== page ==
North American Subspecies (U.S., Canada & Greenland):

  • Alaskan Barren ground Caribou (also known as (AKA) Grant's Caribou and Porcupine Caribou) (Rangifer tarandus granti) - Alaska, Yukon and Northwest Territories.
  • Barren-ground Caribou (R. t. groenlandicus), found in the southern Nunavut and the Northwest Territories of Canada and also in western Greenland.
  • Woodland Caribou (R. t. caribou) - Newfoundland. The Southern Mountain population of woodland caribou, which occurs in British Columbia and Alberta, has also been assessed and listed as threatened - one small group of 35-40 animals still migrates into Northern Idaho and possibly extreme northeast Washington or extreme northwest Montana.
  • Peary Caribou (R. t. pearyi), also may be spelled as "Perry", inhabits the northernmost areas of Nanavut and the Northwest Territories of Canada. This subspecies hybridizes with the Barren Ground Caribou (R. t. groenlandicus) where their ranges overlap.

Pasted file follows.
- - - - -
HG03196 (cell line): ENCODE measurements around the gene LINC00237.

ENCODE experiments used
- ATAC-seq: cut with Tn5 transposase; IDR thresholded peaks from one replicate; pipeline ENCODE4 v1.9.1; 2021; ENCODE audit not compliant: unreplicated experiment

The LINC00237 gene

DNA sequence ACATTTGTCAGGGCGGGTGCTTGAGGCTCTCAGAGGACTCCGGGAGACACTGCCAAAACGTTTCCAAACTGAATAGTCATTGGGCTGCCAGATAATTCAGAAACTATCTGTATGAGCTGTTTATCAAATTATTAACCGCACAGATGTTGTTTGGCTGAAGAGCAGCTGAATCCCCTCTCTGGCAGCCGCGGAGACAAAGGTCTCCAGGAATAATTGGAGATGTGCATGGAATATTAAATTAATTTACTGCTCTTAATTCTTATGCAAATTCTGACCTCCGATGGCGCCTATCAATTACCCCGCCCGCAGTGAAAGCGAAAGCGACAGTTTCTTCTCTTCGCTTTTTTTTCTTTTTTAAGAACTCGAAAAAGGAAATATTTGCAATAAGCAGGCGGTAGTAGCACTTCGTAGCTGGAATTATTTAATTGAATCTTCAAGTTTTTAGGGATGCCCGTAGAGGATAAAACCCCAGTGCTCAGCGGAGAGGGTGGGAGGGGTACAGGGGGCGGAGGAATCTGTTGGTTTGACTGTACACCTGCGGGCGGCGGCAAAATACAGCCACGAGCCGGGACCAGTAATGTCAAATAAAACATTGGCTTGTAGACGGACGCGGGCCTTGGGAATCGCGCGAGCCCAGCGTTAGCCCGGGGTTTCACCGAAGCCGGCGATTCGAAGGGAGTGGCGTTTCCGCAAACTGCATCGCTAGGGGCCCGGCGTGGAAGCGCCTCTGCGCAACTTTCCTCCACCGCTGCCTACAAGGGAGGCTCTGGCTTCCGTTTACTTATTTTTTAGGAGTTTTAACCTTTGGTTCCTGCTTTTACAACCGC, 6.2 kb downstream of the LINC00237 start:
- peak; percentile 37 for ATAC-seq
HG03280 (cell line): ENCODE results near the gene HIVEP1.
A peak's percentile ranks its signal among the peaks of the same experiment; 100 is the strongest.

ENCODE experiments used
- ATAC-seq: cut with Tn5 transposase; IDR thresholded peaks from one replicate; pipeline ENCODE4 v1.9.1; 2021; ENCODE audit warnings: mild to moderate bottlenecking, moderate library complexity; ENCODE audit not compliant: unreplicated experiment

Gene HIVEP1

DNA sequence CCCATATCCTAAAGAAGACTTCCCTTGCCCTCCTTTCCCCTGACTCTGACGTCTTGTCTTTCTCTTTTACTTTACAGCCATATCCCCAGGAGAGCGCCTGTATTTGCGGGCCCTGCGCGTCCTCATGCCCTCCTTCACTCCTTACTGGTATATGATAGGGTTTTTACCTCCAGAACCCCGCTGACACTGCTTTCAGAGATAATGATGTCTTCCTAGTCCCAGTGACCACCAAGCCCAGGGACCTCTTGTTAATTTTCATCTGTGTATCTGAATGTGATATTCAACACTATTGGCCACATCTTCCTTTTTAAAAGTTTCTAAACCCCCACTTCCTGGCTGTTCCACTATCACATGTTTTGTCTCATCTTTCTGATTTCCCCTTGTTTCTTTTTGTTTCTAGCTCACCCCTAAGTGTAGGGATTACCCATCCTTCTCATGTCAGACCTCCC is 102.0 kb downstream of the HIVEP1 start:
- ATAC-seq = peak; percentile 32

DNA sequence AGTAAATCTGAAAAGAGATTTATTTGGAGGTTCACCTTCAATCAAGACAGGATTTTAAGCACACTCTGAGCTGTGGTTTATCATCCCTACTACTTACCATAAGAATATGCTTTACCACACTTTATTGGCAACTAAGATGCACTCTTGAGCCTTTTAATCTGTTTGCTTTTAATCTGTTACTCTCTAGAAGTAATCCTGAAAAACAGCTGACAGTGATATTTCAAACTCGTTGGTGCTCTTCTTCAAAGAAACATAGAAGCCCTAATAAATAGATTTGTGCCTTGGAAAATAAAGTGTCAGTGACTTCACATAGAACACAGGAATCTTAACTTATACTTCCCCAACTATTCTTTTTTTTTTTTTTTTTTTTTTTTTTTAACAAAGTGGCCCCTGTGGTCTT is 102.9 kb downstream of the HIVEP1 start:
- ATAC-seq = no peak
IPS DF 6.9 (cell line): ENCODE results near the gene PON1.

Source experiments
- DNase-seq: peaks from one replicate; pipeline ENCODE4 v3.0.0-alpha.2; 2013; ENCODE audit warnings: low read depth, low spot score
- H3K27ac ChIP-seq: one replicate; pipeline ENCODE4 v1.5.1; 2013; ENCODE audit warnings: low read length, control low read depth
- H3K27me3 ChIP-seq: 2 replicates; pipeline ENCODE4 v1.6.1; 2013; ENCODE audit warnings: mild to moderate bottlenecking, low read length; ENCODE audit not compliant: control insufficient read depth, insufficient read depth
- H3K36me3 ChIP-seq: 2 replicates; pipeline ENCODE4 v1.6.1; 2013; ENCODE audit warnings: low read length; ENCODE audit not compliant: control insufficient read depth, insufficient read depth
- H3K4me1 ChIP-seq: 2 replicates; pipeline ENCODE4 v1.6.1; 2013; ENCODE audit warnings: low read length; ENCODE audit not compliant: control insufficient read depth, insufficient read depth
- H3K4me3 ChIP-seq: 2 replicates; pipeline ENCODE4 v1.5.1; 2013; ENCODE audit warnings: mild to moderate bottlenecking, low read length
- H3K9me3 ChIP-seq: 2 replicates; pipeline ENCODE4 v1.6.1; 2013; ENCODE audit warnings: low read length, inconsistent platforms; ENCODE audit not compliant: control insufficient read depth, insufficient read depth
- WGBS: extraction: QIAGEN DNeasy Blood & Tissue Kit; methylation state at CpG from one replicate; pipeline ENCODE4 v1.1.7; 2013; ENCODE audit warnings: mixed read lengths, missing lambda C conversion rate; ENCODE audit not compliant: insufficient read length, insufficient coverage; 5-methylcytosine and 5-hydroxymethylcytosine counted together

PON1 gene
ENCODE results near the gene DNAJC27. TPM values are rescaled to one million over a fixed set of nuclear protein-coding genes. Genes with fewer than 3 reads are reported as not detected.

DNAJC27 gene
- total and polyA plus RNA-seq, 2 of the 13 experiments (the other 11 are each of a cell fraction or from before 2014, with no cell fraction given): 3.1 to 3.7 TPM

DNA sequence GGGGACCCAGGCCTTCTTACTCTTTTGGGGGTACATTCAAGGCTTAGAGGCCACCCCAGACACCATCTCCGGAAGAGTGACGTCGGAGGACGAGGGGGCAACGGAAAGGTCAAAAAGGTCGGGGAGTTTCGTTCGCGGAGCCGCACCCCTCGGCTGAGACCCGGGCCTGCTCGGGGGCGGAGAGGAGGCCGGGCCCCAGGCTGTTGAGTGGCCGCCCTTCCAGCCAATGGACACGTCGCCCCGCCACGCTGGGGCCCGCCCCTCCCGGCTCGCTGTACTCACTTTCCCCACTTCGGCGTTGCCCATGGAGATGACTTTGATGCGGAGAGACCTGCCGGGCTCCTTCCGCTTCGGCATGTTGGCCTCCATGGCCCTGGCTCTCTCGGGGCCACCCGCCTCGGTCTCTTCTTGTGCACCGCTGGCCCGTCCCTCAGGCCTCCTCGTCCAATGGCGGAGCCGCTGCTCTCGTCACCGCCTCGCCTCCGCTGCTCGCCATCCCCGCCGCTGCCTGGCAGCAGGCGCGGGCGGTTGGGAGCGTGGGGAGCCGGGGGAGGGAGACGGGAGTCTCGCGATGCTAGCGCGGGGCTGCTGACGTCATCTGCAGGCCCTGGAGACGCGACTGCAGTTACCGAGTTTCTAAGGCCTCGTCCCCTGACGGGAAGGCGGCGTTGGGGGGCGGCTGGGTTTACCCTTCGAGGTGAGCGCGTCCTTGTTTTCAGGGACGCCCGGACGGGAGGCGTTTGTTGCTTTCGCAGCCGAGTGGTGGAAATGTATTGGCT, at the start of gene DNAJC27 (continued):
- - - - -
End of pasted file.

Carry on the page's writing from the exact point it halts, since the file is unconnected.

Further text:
Eurasian Subspecies:

  • Svalbard (R. t. platyrhynchus) - this very small subspecies is native to the Norwegian Islands of Svalbard.
  • European reindeer (AKA Mountain reindeer, Wild European, Mountain reindeer and includes Semi-domesticated reindeer) (R. t. tarandus) - a tundra subspecies of Northern Europe, Scandinavia.
  • Finnish forest reindeer (Wild Forest Reindeer) (R. t. fennicus) - supposedly extirpated by the end of 19th century - reestablished by 1960s from animals returning from Russia and by restocking.

Extinct Subspecies: